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April 16, 1967: From the hood of a car, Stokely Carmichael preaches Black Power to students at Tallahassee's Florida A&M University. (Photo courtesy of AP Photo/STF, Associated Press/Wide World Photos)

The Battle for Black Studies

The forgotten African-American education-reform movement of the ’60s and ’70s.

BY Julianne Malveaux

In the fight to ensure that anti-racist and anti-imperialist perspectives were included in curricula, students were jailed, suspended, wounded and assassinated.

On May 4, 1970, four unarmed students were killed and nine wounded when the Ohio National Guard stormed a student demonstration at Kent State University. These students have been, justifiably, immortalized in music and in history. Yet our society has collective amnesia about the African-American students who were massacred in the same era. At Jackson State University in Mississippi, two students were killed and a dozen wounded just 11 days after Kent State. And two years before, at South Carolina State University, three students were killed and 28 injured, including a pregnant woman who was beaten so badly that she suffered a miscarriage.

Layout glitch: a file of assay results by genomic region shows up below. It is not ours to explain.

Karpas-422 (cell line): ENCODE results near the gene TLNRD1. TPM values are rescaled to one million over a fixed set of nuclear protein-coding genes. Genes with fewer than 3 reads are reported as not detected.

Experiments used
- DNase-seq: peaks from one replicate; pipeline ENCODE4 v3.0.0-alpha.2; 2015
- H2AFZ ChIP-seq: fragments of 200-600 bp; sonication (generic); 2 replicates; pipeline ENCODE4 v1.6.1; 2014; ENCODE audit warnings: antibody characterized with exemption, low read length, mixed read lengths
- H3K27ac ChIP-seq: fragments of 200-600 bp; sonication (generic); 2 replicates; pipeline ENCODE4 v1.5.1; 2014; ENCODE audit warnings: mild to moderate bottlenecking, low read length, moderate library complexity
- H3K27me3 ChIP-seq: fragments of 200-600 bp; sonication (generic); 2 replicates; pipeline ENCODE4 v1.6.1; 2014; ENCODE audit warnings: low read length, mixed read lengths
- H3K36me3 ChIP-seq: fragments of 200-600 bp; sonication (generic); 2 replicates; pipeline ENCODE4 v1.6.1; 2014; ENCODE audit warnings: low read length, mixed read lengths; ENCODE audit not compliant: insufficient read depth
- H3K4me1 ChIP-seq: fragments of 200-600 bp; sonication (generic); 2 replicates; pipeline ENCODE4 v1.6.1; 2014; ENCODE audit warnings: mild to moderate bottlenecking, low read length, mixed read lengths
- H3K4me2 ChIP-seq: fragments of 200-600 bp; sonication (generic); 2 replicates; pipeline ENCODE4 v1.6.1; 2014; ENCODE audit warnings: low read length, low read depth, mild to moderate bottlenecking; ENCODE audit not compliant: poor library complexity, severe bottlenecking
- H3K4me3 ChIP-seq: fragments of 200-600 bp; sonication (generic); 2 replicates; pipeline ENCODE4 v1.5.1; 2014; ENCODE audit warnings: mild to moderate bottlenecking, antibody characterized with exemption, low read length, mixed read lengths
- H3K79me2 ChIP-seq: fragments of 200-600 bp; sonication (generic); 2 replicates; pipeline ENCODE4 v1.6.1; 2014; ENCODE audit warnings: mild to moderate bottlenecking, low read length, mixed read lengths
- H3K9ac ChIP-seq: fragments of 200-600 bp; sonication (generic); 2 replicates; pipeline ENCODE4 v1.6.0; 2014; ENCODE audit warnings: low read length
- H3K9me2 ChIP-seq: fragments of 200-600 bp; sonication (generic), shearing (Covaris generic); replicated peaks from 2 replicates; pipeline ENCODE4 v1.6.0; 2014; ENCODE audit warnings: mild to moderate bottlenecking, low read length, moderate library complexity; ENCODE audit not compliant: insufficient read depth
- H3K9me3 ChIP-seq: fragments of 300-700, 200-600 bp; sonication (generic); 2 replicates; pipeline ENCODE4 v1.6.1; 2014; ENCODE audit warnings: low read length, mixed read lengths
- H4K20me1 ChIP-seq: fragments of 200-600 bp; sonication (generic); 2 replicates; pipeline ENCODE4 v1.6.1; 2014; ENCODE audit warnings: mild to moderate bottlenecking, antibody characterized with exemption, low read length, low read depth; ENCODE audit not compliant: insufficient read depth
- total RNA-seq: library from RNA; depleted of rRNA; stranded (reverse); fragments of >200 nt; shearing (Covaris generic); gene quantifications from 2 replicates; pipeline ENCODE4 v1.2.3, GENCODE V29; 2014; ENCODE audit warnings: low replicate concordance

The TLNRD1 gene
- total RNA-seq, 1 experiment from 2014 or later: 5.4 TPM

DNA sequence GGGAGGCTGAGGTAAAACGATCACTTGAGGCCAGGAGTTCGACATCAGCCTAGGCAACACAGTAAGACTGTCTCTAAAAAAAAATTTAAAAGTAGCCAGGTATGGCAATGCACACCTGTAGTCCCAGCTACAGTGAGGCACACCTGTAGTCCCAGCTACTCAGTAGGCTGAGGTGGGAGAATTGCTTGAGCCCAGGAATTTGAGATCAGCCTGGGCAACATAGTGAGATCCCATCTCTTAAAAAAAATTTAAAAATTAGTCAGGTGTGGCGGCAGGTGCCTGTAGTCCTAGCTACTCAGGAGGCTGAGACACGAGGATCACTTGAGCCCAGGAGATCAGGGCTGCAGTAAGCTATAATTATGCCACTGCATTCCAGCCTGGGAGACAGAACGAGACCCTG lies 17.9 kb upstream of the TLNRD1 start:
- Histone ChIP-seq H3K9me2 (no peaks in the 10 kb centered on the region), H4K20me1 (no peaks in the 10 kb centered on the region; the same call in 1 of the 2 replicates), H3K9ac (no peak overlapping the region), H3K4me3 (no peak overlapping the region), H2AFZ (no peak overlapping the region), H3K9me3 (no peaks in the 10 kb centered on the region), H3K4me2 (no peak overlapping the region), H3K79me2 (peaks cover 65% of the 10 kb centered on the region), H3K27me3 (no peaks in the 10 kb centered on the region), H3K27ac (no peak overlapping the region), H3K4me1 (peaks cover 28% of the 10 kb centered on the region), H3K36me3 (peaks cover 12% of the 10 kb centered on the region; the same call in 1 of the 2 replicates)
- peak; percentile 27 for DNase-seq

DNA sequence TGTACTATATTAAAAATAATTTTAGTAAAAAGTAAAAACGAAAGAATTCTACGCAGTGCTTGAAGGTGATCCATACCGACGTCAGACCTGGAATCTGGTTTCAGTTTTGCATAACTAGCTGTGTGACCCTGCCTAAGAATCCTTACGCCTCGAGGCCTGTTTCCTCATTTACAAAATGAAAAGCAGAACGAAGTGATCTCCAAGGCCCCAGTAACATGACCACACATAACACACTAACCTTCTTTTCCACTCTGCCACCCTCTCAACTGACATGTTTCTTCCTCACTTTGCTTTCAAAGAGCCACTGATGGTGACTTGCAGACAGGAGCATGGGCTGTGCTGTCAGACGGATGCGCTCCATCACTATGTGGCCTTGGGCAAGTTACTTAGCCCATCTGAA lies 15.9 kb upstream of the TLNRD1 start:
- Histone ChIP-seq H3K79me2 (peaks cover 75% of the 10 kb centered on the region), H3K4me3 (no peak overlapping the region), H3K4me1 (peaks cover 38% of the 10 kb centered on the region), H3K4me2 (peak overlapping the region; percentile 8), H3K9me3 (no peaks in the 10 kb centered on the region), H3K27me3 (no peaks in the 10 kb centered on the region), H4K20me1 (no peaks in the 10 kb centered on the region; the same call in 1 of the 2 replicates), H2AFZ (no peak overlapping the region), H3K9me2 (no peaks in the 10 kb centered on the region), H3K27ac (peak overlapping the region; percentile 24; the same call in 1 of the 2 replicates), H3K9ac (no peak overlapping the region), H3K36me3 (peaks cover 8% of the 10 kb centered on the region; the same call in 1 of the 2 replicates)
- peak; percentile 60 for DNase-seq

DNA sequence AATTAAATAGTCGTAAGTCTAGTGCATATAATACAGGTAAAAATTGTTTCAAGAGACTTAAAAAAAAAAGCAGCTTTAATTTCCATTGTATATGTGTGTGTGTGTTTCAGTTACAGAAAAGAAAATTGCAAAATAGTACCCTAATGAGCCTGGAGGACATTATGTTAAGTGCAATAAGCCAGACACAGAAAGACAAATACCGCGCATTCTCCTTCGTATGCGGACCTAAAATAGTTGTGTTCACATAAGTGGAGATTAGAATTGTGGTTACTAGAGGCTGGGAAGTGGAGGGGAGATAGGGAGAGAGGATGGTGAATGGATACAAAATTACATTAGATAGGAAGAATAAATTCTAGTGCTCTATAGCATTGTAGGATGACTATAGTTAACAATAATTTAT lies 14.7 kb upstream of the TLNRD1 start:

Martha Biondi challenges our collective amnesia in her new book, The Black Revolution on Campus. For this reader, it was like a walk down memory lane, with footnotes. Entering Boston College in 1970, I missed many of the major anti-war protests, such as a campus shutdown in the spring of 1970, but I had the privilege of participating in campaigns that strove to overhaul a racist university system. We marched for a Black studies department; for an increase in the number of African-American students, especially from the inner city; and for a boost in the financial aid they received. As Biondi so aptly relates, African-American students of that era were absolutely convinced that by influencing the university and building black self-determination and intellectual leadership, they could effect social and economic change in our nation. 

In her meticulously researched account, Biondi, an African-American studies and history professor at Northwestern University, goes far beyond nostalgia to provide a deep look at the mechanics and conflicts of the student protests of 1968-1973, the opposition they faced and what they ultimately accomplished.